Snake plants are among the more popular houseplants out there due to their forgiving nature. But did you know that there are actually three different plants, all going by the common name of snake plant?
Nassauvia serpens and Turbina corymbosa aren’t as well known as the Sansevierias (by the way Sansevierias are now classified as Dracaenas), so we’ll be focusing on the latter here.
However, the other two plants have similar needs, so you can follow these tips as long as you keep an eye on them for signs of over or under-fertilizing and adjust accordingly.
What Kind Of Fertilizer Is Best For Snake Plant?
Snake plants fare best with a balanced fertilizer containing additional macro and micronutrients.
However, it doesn’t need a lot to thrive.
Do Snake Plants Even Need Fertilizer?
There’s a bit of debate on whether or not snake plants even need fertilizing.
The argument is that you provide fresh soil for snake plants whenever you’re repotting.
As snake plants are adapted for poor soil, the nutrients in the fresh soil can take a while to be absorbed.
According to this argument, adding fertilizer just gives the plant more nutrients than it can process.
However, the other side of the argument is that there are indeed benefits to adding fertilizer.
Benefits Of Fertilizing
The most obvious fertilizer benefit is that the extra nutrients can encourage fuller growth.
Additionally, fertilizer provides several vital nutrients that can easily be lost over time, such as:
Deficiency in these nutrients can result in stunted growth, a higher risk of pests and disease, and leaf drop.
Drawbacks Of Fertilizing
The only real drawback to fertilizing is the risk of using too much.
However, as long as you pay attention to the amount you’re giving your plant, the frequency, and whether you’re paying attention to any signs of distress from your plant, this risk is pretty much nonexistent.
The Best NPK Ratio
Now that we’ve mentioned nutrients, we should probably discuss the Big Three, better known as the NPK ratio.
While these vital nutrients can have multiple benefits, each has a key benefit and drawback.
Nitrogen is essential for healthy foliage growth, although too much can result in nitrogen toxicity and leggy growth.
Phosphorus is most commonly associated with full, healthy blooms but can also benefit foliage.
Too much phosphorus will actually leech away potassium.
Potassium’s key function is to bolster a plant’s immune system, but it’s the most fragile of the Big Three and tends to be broken down the fastest.
So just what ratio should you use for your snake plant?
A balanced mix is best; you can adjust the numbers as needed to match your soil’s health.
For example, 10-10-10 is a very safe ratio for snake plants when using a slow-release fertilizer.
However, you may prefer to use 20-20-20 in nutrient-poor soil or 5-5-5- in brand new, organically enriched soil.
When in doubt, do a soil test and feed your plant according to the results.
Liquid-soluble fertilizers are another matter, as these break down more quickly and evenly.
In this case, you’ll want to use something much less intense, such as a 1-1-1 or 2-2-2, or dilute a 10-10-10 liquid-soluble mix to ¼ strength.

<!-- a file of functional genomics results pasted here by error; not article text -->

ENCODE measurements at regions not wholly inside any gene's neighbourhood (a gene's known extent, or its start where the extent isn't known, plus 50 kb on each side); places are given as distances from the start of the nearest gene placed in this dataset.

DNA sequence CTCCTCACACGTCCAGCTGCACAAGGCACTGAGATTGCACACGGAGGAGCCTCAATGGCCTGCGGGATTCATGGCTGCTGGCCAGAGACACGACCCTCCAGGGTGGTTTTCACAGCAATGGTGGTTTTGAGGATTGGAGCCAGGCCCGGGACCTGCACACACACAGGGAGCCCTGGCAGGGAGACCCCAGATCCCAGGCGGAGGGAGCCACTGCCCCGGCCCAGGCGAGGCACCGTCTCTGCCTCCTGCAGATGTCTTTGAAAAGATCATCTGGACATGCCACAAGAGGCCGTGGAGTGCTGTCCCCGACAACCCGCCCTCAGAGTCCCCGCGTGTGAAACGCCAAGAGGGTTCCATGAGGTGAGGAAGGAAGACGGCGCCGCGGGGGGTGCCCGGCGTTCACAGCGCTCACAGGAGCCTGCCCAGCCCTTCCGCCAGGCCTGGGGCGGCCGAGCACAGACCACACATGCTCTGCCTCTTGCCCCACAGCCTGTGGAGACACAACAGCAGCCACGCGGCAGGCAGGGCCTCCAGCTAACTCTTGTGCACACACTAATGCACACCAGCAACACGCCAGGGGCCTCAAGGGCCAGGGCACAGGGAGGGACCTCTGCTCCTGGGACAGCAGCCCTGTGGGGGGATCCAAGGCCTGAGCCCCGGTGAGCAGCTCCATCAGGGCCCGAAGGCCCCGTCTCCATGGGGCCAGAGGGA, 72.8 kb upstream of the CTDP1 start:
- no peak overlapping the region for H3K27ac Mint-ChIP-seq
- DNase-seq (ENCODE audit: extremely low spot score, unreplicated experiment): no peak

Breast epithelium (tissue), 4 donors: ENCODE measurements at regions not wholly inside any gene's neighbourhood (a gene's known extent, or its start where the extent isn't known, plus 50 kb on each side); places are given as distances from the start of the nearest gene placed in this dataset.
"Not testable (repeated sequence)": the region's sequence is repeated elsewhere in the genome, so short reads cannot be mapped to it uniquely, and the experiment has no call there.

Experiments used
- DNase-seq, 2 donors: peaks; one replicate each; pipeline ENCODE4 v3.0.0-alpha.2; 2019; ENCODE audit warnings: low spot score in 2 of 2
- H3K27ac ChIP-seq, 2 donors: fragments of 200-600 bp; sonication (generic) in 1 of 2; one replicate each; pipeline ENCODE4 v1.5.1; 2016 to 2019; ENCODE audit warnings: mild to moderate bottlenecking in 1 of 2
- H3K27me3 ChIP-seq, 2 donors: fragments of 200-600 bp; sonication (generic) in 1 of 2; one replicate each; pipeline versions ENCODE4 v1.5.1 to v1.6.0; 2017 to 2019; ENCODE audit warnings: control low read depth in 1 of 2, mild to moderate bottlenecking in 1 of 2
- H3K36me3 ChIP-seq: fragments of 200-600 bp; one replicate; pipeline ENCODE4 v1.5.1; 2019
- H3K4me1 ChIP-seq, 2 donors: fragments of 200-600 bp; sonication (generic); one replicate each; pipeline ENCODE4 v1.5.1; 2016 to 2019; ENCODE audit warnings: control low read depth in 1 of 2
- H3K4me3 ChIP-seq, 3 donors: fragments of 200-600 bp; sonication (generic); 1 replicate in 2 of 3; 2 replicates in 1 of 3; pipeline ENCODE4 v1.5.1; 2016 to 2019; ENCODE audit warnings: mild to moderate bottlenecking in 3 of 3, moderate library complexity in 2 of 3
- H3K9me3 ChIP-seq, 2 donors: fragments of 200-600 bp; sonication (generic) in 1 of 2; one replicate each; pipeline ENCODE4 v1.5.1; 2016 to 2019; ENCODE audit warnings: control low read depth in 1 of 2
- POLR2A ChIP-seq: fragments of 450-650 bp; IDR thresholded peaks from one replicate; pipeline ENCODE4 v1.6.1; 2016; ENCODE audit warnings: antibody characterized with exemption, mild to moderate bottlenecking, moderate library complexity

The best fertilizer type to use is one formulated for cacti and succulents, but a general fertilizer will also work.
How Often To Feed?
Again, this can depend a lot on the type of fertilizer and the strength of the NPK ratio.
Most slow-release fertilizers can be given once in early spring and once in early summer.
Liquid houseplant fertilizers are usually given every 4 to 6 weeks throughout spring and summer and should be diluted.
Always follow the instructions on the packaging, as every brand is different, and what ratio and frequency works for one brand may not work for another.
If your plant shows signs of malnutrition, adjust the dosages accordingly.
Natural Or Chemical?
Chemical options tend to work pretty well, but they have a higher risk of causing burns to your plant if applied incorrectly.
As a result, we always recommend choosing an organic fertilizer when possible, although there’s nothing inherently wrong with using the chemical option.
You can purchase organic fertilizers at any garden store or make your own.
Possible options for homemade fertilizer include compost, dirty aquarium water, and nutrient-specific supplements such as coffee grounds or eggshells.
Slow-Release Or Liquid Soluble?
Slow-release formulas such as granules can be convenient but have a major drawback.
Nutrients tend to dissolve at different rates, meaning your plant will get a burst of one nutrient and a deficiency in another.
For this reason, liquid-soluble fertilizers are almost always best, as they break down evenly and are easily absorbed by the soil and roots.
The only real drawbacks are that you’ll feed the plant more often and have to be sure not to get it on the plant itself.
However, as liquid soluble fertilizers get their name from the fact that you’re diluting them in water, these extra feedings will be happening in place of watering the plant during feeding time, so you won’t actually notice the extra work.
How To Apply The Fertilizer?
During the spring and summer (NEVER fertilize when the plant is dormant), the fertilization process is very simple – especially if you already use the soak-and-dry method.
You merely sprinkle these evenly around the plant for granules, careful not to get them too close to the plant itself.
For liquid fertilizer, you want to water the same way you would for the soak and dry method.
Pour slowly and evenly, working your way around the plant while not getting the leaves wet.
You don’t want any part of the soil to get more than any other point, as this can damage the roots.
If the soil is still absorbing as fast as you pour and you do not see any seepage from the drainage holes, you can top things off with some distilled rainwater or natural rainwater.